Whipporwill Hill Mobile Home Park residents have faced water trouble since February.
The residents of Whippoorwill Hill Mobile Home Park in Wiscasset remain without running water as they continue to endure well trouble that began in February. Credit: CBS 13

Residents at a Wiscasset mobile home park are still without water despite a state deadline.

Whippoorwill Hill Mobile Home Park had until the end of Friday to get a new well installed, but that didn’t happen.

Not a single drop comes out of resident James Cruwys’ faucet, which he said has been happening since February.

“Completely dry,” Whippoorwill Hill Mobile Home Park resident James Cruwys said.

Mike Harman, the lawyer representing the Whippoorwill Hill Mobile Home Park’s management company, said for months there have been a number of issues, from a water shortage, to problems with the well pumps and now leaks, including one that’s significant, which he said was going to be fixed Saturday.

“There probably hasn’t been a solid week where there hasn’t been a water issue,” Cruwys said.

There’s also a boil water notice in effect. Bottled and gallons of water have been provided to residents for when it’s needed.

“This morning, I used five gallon jugs of water to shower,” resident Harold Small said. “Dump them over my head in the bathtub, soap up and then dump more over my head.”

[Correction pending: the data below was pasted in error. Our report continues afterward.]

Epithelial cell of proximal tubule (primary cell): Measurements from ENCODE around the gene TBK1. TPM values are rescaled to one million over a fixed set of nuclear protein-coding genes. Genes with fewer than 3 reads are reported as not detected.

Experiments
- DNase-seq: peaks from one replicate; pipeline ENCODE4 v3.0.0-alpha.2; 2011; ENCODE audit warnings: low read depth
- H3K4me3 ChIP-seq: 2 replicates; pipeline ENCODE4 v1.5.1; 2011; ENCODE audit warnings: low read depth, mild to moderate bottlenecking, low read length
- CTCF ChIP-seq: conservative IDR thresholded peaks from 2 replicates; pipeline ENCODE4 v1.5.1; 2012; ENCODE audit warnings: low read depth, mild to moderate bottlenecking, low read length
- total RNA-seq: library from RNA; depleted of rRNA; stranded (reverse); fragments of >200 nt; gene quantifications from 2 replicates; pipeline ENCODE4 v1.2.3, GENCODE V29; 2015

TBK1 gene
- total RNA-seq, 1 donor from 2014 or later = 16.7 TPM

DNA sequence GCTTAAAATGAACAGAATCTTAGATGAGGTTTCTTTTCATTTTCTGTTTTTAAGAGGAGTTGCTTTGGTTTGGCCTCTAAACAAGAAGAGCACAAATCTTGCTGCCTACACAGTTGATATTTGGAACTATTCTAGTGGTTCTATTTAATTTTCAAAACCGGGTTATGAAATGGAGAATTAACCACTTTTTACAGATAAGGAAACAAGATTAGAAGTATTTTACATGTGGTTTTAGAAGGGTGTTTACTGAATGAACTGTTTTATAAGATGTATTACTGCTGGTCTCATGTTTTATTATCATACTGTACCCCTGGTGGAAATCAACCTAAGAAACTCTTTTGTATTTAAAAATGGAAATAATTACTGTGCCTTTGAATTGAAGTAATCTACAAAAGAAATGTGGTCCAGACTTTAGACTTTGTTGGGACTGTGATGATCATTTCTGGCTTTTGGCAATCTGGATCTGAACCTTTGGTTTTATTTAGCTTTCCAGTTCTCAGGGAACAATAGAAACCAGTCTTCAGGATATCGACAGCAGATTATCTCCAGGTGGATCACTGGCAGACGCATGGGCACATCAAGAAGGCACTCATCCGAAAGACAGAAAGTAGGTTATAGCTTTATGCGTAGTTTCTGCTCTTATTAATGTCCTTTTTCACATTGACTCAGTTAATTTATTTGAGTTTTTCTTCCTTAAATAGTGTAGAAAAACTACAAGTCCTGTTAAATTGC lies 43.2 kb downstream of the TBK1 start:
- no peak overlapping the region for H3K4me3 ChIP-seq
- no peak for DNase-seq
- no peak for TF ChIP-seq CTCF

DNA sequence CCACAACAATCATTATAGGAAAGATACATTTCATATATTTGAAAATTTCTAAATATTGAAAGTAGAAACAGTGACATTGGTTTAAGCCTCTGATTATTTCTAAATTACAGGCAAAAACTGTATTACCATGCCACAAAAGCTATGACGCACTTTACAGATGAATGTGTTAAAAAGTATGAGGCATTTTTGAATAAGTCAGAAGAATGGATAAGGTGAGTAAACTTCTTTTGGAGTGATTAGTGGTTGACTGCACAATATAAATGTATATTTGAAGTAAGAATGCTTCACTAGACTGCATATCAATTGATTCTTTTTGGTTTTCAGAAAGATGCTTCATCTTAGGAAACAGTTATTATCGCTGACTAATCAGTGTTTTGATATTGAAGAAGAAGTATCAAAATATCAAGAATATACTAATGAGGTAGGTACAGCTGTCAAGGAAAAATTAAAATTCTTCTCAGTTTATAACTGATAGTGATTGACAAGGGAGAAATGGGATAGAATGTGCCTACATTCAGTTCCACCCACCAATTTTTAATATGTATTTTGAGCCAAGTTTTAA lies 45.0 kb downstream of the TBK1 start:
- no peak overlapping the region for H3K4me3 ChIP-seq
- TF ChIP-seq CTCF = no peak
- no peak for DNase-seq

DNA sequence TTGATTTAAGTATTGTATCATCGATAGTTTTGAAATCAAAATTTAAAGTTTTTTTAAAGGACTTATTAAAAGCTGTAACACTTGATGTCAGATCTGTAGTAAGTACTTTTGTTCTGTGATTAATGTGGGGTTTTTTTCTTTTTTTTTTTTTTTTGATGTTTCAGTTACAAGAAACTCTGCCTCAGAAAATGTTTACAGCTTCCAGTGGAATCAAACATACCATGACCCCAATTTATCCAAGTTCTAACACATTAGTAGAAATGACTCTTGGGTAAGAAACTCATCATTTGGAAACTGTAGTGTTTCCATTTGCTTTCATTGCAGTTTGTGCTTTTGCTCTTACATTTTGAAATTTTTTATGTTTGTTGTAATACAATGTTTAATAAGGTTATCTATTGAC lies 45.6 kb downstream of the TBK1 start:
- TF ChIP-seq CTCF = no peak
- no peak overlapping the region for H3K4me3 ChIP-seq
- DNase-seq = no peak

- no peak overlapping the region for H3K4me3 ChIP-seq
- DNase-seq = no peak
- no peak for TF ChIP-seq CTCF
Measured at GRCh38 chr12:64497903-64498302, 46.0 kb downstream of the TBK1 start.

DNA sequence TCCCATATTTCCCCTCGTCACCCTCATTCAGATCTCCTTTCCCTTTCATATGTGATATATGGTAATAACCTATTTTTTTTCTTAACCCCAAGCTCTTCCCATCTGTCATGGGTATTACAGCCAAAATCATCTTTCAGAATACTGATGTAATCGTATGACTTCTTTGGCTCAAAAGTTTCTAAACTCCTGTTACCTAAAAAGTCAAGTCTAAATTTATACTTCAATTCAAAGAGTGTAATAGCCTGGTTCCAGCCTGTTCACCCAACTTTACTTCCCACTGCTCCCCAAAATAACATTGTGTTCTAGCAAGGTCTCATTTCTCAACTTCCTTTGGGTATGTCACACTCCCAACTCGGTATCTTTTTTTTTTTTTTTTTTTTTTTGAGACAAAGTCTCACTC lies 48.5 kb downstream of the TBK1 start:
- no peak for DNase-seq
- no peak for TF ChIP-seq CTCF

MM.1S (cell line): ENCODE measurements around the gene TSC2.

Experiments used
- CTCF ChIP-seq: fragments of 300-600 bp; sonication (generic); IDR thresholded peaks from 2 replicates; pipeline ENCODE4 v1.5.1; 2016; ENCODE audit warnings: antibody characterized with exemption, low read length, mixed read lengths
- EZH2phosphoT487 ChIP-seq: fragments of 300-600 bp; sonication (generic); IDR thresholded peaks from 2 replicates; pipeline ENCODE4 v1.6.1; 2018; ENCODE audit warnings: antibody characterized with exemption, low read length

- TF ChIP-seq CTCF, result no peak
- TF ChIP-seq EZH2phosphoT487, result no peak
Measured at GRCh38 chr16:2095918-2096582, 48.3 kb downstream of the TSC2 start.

Small said this isn’t the way people should live.

“They just keep saying they’re going to fix it,” Small said. “And it will come on for a little while and then it will go back off.”

The owner of the company Bowie Brothers confirms that drilling for a new well is expected to begin sometime this week. That work could take several days.

The water will still need to be tested before the new well can be used, which Harman said could take two to three weeks.

Until then, large water deliveries continue.

“I’m not surprised,” Small said. “They’ve been saying they’re going to do stuff over and over again since February.”

Residents are racking up costs trying to make do. Many said they don’t want to go, but aren’t sure what else to do.

“I just wish they’d do something to fix it and fix it right,” Small said.

The state remains in contact with park management to ensure progress toward compliance. In a letter sent in June, the Maine Center for Disease Control and Prevention laid out other issues that had to be addressed by certain dates.

It said failure to address the actions in time could lead to enforcement referrals.